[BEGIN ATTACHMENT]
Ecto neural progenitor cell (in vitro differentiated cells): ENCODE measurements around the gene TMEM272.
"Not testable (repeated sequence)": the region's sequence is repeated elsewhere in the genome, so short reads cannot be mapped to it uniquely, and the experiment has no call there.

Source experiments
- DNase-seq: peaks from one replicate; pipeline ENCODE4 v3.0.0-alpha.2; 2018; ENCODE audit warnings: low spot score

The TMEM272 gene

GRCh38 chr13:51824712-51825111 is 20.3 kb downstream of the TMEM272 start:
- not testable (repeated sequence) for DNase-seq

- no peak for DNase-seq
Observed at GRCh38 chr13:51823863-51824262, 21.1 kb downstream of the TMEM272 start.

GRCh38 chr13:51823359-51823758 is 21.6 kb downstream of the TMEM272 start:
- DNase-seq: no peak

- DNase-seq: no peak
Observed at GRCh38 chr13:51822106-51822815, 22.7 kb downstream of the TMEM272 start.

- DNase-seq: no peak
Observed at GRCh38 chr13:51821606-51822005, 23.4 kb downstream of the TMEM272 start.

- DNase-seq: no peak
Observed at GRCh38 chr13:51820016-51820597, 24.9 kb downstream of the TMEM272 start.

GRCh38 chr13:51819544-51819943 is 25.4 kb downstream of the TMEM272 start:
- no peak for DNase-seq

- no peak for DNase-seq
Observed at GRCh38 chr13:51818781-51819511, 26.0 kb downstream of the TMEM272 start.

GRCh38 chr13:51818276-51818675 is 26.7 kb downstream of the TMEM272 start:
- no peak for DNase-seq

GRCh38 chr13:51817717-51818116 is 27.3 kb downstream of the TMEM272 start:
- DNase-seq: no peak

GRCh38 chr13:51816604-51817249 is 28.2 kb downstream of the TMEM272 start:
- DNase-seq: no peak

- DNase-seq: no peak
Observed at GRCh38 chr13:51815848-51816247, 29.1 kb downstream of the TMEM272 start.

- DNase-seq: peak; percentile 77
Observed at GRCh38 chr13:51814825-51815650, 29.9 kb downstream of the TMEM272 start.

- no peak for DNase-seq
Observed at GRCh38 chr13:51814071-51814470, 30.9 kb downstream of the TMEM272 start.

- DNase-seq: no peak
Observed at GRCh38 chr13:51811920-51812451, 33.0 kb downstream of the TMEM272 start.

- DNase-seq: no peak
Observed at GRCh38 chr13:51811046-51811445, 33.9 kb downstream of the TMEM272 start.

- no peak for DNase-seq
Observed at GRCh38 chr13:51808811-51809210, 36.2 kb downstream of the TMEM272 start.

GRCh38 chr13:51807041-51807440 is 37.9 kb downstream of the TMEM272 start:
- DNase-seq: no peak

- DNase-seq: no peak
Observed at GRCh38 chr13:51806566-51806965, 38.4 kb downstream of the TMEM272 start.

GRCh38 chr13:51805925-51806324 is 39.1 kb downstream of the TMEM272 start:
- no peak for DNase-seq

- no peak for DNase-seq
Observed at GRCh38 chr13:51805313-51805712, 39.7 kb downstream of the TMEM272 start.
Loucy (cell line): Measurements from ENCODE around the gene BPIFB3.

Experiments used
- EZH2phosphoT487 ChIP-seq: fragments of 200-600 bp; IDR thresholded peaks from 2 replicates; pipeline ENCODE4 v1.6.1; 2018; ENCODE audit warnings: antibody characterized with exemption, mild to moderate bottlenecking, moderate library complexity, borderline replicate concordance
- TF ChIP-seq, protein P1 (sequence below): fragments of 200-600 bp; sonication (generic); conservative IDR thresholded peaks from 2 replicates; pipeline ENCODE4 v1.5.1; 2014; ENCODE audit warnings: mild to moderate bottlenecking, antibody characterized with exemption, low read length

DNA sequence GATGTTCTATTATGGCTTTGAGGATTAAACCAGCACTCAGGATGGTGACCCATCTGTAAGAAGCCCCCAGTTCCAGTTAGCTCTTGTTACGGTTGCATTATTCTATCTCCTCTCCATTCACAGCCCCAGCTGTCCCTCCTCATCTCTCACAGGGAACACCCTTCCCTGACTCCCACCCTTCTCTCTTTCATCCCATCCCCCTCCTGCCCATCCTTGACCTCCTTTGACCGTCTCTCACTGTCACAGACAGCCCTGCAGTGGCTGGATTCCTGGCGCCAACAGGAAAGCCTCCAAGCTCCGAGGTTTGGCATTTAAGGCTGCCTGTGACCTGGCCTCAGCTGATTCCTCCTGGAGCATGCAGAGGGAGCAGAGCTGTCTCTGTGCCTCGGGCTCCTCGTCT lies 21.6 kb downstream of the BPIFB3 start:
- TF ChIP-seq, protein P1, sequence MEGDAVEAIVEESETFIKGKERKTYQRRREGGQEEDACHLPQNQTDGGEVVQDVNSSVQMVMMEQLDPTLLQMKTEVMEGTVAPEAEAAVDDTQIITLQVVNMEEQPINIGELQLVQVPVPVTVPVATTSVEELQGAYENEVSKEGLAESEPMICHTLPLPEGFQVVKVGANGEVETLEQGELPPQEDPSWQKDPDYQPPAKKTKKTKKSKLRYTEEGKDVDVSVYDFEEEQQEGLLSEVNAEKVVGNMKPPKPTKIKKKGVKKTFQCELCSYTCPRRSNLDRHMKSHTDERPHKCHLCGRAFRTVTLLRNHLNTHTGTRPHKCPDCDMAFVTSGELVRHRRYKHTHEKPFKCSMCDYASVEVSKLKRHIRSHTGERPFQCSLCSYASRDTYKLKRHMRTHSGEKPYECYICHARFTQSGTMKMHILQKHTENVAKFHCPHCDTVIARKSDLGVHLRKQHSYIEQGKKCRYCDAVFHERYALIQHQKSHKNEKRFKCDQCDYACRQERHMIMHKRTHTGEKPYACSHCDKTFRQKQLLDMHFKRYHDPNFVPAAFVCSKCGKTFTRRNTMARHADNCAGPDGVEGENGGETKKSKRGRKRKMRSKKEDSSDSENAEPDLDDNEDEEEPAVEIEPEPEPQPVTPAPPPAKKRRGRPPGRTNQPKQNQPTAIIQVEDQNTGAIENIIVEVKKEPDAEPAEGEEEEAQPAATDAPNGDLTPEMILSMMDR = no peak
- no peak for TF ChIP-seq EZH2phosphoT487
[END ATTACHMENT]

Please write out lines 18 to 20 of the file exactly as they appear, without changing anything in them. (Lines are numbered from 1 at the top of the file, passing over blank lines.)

GRCh38 chr13:51819544-51819943 is 25.4 kb downstream of the TMEM272 start:
- no peak for DNase-seq

- no peak for DNase-seq